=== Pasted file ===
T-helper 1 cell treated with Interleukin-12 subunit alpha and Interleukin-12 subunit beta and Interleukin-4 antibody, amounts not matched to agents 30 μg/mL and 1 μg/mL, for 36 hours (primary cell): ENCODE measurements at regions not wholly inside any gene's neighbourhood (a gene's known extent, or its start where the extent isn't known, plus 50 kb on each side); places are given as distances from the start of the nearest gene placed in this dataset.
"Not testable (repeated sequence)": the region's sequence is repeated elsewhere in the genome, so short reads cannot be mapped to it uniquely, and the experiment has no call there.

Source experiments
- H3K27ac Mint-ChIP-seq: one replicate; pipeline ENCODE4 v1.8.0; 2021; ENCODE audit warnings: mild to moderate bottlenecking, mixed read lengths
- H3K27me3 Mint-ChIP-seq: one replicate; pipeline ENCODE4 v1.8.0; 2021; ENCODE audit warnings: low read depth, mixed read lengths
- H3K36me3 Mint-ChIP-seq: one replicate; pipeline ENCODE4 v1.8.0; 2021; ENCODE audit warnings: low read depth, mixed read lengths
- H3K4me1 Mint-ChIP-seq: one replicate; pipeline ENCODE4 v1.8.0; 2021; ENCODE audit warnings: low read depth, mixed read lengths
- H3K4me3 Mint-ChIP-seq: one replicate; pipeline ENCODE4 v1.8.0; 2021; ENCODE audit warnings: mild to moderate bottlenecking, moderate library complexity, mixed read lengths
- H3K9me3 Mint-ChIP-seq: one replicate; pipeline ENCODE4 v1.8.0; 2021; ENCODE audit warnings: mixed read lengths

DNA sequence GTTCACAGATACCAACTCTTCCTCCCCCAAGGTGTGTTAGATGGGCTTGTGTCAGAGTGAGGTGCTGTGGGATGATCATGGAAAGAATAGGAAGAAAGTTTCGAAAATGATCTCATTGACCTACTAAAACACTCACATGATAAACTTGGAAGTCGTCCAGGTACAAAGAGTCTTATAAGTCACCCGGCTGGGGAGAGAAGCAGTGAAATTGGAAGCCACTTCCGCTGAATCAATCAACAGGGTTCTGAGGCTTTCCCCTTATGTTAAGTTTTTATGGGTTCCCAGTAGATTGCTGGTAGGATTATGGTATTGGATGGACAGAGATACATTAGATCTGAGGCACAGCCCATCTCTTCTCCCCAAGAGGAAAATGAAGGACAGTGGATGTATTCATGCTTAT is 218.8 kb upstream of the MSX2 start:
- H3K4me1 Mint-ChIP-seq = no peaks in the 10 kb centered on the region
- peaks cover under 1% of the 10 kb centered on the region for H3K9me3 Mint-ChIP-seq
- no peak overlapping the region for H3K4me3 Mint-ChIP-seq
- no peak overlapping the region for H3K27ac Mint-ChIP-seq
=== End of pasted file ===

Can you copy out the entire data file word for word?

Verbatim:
T-helper 1 cell treated with Interleukin-12 subunit alpha and Interleukin-12 subunit beta and Interleukin-4 antibody, amounts not matched to agents 30 μg/mL and 1 μg/mL, for 36 hours (primary cell): ENCODE measurements at regions not wholly inside any gene's neighbourhood (a gene's known extent, or its start where the extent isn't known, plus 50 kb on each side); places are given as distances from the start of the nearest gene placed in this dataset.
"Not testable (repeated sequence)": the region's sequence is repeated elsewhere in the genome, so short reads cannot be mapped to it uniquely, and the experiment has no call there.

Source experiments
- H3K27ac Mint-ChIP-seq: one replicate; pipeline ENCODE4 v1.8.0; 2021; ENCODE audit warnings: mild to moderate bottlenecking, mixed read lengths
- H3K27me3 Mint-ChIP-seq: one replicate; pipeline ENCODE4 v1.8.0; 2021; ENCODE audit warnings: low read depth, mixed read lengths
- H3K36me3 Mint-ChIP-seq: one replicate; pipeline ENCODE4 v1.8.0; 2021; ENCODE audit warnings: low read depth, mixed read lengths
- H3K4me1 Mint-ChIP-seq: one replicate; pipeline ENCODE4 v1.8.0; 2021; ENCODE audit warnings: low read depth, mixed read lengths
- H3K4me3 Mint-ChIP-seq: one replicate; pipeline ENCODE4 v1.8.0; 2021; ENCODE audit warnings: mild to moderate bottlenecking, moderate library complexity, mixed read lengths
- H3K9me3 Mint-ChIP-seq: one replicate; pipeline ENCODE4 v1.8.0; 2021; ENCODE audit warnings: mixed read lengths

DNA sequence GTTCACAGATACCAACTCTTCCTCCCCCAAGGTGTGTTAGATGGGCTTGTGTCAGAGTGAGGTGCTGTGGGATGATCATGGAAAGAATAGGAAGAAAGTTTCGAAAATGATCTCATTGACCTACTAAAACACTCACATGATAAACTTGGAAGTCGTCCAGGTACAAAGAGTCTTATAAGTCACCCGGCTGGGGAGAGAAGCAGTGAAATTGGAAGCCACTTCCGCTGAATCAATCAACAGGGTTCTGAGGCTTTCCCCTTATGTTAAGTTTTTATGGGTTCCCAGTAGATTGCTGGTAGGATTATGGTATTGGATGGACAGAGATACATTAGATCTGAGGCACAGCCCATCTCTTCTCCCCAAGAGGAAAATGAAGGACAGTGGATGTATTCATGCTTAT is 218.8 kb upstream of the MSX2 start:
- H3K4me1 Mint-ChIP-seq = no peaks in the 10 kb centered on the region
- peaks cover under 1% of the 10 kb centered on the region for H3K9me3 Mint-ChIP-seq
- no peak overlapping the region for H3K4me3 Mint-ChIP-seq
- no peak overlapping the region for H3K27ac Mint-ChIP-seq